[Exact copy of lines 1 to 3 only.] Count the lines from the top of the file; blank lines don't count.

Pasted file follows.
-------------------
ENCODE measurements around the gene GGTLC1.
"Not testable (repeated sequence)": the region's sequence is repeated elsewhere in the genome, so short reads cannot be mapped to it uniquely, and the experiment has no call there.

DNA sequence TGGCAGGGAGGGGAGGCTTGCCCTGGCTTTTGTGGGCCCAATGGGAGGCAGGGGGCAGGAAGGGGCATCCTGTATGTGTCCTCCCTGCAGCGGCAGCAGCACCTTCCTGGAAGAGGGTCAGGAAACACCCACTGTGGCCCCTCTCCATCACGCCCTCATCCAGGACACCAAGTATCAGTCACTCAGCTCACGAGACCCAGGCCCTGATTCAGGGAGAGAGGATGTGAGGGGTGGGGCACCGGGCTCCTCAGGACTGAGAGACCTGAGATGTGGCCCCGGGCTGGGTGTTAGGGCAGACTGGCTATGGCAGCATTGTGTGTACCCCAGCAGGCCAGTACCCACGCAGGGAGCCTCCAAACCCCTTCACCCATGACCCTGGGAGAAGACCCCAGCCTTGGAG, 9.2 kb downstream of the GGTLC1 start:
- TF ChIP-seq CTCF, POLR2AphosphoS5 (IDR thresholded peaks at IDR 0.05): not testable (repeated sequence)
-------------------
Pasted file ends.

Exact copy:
ENCODE measurements around the gene GGTLC1.
"Not testable (repeated sequence)": the region's sequence is repeated elsewhere in the genome, so short reads cannot be mapped to it uniquely, and the experiment has no call there.

DNA sequence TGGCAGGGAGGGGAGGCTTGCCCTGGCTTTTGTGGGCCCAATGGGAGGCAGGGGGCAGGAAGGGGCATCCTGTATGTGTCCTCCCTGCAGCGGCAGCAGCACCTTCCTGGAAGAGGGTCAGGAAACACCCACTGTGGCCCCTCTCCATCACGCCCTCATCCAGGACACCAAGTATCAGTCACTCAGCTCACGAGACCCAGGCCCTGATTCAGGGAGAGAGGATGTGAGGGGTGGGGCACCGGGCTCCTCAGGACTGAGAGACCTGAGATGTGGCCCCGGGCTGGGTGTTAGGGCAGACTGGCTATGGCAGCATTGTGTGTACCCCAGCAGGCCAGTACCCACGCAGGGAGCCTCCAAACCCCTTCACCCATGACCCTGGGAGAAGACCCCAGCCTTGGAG, 9.2 kb downstream of the GGTLC1 start: